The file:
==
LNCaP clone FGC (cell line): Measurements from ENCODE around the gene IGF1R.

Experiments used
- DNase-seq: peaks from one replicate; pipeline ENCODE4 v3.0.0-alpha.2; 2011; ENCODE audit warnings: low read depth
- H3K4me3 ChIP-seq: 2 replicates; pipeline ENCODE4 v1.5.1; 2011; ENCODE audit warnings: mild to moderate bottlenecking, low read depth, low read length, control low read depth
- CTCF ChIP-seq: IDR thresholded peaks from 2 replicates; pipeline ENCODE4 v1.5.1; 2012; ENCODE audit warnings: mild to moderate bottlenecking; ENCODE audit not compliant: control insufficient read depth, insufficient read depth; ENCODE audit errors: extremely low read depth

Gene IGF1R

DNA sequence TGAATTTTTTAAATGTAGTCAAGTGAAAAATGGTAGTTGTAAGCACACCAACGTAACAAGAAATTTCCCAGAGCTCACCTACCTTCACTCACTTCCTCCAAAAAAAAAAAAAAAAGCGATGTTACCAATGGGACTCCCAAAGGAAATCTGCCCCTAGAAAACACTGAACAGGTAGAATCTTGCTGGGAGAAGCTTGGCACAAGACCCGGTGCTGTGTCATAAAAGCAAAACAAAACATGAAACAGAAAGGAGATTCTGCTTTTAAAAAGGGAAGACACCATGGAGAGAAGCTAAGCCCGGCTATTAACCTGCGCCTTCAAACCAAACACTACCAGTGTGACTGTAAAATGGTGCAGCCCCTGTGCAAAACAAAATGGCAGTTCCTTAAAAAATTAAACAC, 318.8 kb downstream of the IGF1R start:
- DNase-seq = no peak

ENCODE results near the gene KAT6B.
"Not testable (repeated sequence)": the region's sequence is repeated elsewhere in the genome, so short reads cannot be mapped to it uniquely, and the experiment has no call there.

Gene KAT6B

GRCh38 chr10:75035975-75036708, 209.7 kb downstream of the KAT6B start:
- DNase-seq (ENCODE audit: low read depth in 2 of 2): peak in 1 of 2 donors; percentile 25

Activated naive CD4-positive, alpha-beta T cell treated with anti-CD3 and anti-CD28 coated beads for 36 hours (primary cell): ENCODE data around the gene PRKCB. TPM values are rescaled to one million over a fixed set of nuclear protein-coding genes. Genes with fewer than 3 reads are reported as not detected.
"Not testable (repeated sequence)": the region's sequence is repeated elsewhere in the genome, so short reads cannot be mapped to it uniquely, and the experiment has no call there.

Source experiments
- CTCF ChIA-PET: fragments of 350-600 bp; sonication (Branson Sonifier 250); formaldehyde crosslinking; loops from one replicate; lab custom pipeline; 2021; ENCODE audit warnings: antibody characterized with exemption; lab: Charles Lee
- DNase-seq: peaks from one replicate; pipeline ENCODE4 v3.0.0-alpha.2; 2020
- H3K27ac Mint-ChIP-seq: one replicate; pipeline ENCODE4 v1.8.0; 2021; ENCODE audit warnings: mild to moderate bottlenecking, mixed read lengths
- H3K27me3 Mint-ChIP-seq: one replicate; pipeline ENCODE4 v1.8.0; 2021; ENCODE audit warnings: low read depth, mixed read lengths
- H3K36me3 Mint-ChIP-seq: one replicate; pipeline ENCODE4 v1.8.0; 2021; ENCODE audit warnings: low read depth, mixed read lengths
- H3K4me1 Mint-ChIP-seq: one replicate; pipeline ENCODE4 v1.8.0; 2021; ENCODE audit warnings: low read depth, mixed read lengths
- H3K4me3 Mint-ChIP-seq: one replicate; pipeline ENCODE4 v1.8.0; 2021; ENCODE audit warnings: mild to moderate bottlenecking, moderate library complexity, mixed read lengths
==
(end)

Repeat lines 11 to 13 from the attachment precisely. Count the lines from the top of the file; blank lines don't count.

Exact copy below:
Gene KAT6B

GRCh38 chr10:75035975-75036708, 209.7 kb downstream of the KAT6B start:
- DNase-seq (ENCODE audit: low read depth in 2 of 2): peak in 1 of 2 donors; percentile 25